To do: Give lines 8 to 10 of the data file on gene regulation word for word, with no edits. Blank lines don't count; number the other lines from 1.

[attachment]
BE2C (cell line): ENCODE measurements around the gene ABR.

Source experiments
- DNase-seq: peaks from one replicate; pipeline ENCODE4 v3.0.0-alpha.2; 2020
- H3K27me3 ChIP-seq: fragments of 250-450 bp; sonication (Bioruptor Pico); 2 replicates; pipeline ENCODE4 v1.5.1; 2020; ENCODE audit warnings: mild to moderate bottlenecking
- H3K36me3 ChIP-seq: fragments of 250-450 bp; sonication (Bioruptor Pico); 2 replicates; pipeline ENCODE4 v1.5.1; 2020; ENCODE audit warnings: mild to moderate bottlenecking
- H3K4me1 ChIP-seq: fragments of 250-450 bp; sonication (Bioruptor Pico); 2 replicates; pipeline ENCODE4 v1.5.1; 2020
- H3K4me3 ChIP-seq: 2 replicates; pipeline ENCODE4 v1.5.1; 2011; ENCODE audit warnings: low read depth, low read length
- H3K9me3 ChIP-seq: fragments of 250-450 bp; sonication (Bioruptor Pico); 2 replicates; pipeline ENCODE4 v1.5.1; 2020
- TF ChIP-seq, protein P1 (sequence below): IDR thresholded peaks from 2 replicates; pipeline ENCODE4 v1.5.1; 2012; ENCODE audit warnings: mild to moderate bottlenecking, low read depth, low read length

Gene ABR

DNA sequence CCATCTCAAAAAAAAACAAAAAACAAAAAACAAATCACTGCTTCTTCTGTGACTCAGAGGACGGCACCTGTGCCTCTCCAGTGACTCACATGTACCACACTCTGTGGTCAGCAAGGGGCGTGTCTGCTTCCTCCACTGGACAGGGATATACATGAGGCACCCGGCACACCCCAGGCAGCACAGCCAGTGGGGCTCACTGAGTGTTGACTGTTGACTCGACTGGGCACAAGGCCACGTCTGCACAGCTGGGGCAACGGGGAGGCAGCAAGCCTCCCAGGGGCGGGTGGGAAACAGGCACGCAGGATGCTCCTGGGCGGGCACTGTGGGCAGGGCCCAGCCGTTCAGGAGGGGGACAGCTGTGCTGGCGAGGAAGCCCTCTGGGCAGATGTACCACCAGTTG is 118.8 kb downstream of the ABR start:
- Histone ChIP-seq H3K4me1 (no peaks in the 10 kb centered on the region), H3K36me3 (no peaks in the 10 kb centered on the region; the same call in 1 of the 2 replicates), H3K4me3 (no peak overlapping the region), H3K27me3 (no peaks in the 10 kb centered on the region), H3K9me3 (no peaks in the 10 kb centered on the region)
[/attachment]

- H3K9me3 ChIP-seq: fragments of 250-450 bp; sonication (Bioruptor Pico); 2 replicates; pipeline ENCODE4 v1.5.1; 2020
- TF ChIP-seq, protein P1 (sequence below): IDR thresholded peaks from 2 replicates; pipeline ENCODE4 v1.5.1; 2012; ENCODE audit warnings: mild to moderate bottlenecking, low read depth, low read length

Gene ABR